To have a global view on the behavior of \({\text {d}}V/{\text {d}}t\) and \({\text {d}}H/{\text {d}}t\) with respect to the memristive parameters \(k_1\) and \(k_2\), we computed these functions in a two-parameter space. Figure 8a, b show a color-coded \({\text {d}}V/{\text {d}}t\) and \({\text {d}}H/{\text {d}}t\) as a function of \(k_1\) and \(k_2\), respectively, at specific values of the coupling strengths \(g_e=5.0\) and \( g_c=1.65\). In Fig. 8a, we observed synchronized states (the blue regions) where \({\text {d}}V/{\text {d}}t=0.0\) corresponds to the yellow and yellowish regions in Fig. 8b where \({\text {d}}H/{\text {d}}t=0.0\) and \({\text {d}}H/{\text {d}}t\approx 0.0\). And wherever \({\text {d}}V/{\text {d}}t>0\) in Fig. 8a, we have \({\text {d}}H/{\text {d}}t\ne 0\) (i.e., either positive or negative), indicating unsynchronized states.

In Fig. 8c, d, we double the strength of each synaptic coupling. Here, panels (c) and (d) also show a color-coded \({\text {d}}V/{\text {d}}t\) and \({\text {d}}H/{\text {d}}t\) as a function of \(k_1\) and \(k_2\), respectively. In panel **(c)**, we only have \({\text {d}}V/{\text {d}}t=0.0\) (stable synchronized state) in blue regions, whenever \({\text {d}}H/{\text {d}}t=0.0\) or \({\text {d}}H/{\text {d}}t\approx 0.0\) in panel **(d)** in green regions.

A theoretical explanation for this sign correlation between time rate of change of the Lyapunov \({\text {d}}V/{\text {d}}t\) and Hamilton \({\text {d}}H/{\text {d}}t\) functions, and hence, the ability of \({\text {d}}H/{\text {d}}t\) to also indicate whether or not a synchronized state is stable is the following: First, we notice that \({\text {d}}H/{\text {d}}t\) can be either positive or negative (only when \({\text {d}}V/{\text {d}}t>0\), indicating unstable synchronized states).

When \({\text {d}}V/{\text {d}}t>0\), the chaotic system (i.e., the coupled neurons) initially located outside its synchronization manifold would gain (\({\text {d}}H/{\text {d}}t>0\)) or lose energy (\({\text {d}}H/{\text {d}}t<0\)) in its movement towards synchronization manifold, where \({\text {d}}V/{\text {d}}t=0\) (indicating a stable synchronous state) and \({\text {d}}H/{\text {d}}t=0\) or \({\text {d}}H/{\text {d}}t\approx 0\) (i.e., or vanishingly small). This is so because, on the synchronization manifold, the trajectory will repeatedly return to arbitrarily close states in the bounded phase space of the chaotic attractor and as a result to arbitrarily close energy values. Hence, on synchronization manifold the average time rate of Hamilton energy function will be zero, i.e., \({\text {d}}H/{\text {d}}t=0\) or vanishingly small, i.e., \({\text {d}}H/{\text {d}}t\approx 0\). This implies that, in general, all the different regimes of synchronization that the two neurons attain at different values of the system’s parameter would occur at zero (or very low) net dissipation of energy (i.e., at \({\text {d}}H/{\text {d}}t=0\) or \({\text {d}}H/{\text {d}}t\approx 0\)).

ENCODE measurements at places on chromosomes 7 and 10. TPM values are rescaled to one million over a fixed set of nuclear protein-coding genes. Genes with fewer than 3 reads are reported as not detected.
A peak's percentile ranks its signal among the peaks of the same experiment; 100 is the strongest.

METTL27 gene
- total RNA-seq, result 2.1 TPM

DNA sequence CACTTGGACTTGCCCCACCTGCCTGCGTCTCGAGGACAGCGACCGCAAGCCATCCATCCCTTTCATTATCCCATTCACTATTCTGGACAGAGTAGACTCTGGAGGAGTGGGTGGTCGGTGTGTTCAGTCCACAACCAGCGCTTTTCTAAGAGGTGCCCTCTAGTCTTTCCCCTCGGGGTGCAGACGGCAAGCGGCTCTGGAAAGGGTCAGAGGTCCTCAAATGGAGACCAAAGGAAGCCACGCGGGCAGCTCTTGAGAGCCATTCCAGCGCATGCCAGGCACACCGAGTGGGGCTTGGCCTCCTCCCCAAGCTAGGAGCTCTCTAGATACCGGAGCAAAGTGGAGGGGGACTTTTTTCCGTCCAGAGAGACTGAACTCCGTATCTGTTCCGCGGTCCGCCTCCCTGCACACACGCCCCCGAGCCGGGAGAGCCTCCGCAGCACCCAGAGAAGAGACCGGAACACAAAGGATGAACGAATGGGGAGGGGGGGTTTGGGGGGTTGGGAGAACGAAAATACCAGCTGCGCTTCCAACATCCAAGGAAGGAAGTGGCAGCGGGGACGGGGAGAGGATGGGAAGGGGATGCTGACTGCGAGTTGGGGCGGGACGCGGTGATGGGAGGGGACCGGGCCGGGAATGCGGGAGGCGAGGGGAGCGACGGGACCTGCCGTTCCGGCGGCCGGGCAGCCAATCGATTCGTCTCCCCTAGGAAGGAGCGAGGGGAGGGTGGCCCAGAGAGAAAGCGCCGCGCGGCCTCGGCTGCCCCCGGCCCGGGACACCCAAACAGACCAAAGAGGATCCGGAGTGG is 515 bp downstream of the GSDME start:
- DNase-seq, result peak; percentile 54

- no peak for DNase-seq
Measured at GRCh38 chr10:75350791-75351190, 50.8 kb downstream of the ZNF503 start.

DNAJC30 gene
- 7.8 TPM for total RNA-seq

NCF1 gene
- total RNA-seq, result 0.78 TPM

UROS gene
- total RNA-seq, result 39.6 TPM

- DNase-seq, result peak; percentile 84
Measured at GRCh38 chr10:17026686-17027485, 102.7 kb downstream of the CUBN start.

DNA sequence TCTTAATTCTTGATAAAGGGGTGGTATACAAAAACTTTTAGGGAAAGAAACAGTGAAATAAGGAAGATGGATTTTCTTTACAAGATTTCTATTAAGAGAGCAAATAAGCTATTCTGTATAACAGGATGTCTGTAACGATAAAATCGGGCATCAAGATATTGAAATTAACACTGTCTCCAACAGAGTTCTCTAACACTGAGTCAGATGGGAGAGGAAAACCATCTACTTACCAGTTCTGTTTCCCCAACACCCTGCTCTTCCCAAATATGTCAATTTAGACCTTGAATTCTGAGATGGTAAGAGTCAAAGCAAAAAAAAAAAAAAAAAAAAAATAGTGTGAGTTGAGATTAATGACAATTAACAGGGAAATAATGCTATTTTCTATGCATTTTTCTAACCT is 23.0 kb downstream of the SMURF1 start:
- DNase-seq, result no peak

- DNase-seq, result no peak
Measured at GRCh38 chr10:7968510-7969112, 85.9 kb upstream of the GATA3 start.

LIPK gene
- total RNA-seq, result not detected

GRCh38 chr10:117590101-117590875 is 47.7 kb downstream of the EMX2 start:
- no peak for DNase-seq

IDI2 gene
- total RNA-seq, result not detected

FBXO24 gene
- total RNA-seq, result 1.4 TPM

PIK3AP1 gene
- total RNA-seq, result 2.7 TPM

But, there could be ranges of parameter values where the activity of the coupled system is more demanding energetically, that is when \({\text {d}}H/{\text {d}}t\ne 0\) which occurs only when \({\text {d}}V/{\text {d}}t>0\), indicating unstable synchronized states. This means that when the neurons are out of the synchronization manifold, a nonzero energy dissipation (\({\text {d}}H/{\text {d}}t\ne 0\)) is thus necessary to drive the coupled neurons to the synchronization manifold where the net energy dissipated become zero or very low (\({\text {d}}H/{\text {d}}t=0\) or \({\text {d}}H/{\text {d}}t\approx 0\)) and where the time rate of change of the Lyapunov function is also zero (\({\text {d}}V/{\text {d}}t=0\))—indicating a stable synchronized state following Krasovskii–Lyapunov stability theory. Hence, the time rate of change of the Hamilton function of an error dynamical system associated with a coupled system can be used as a synchronization stability function.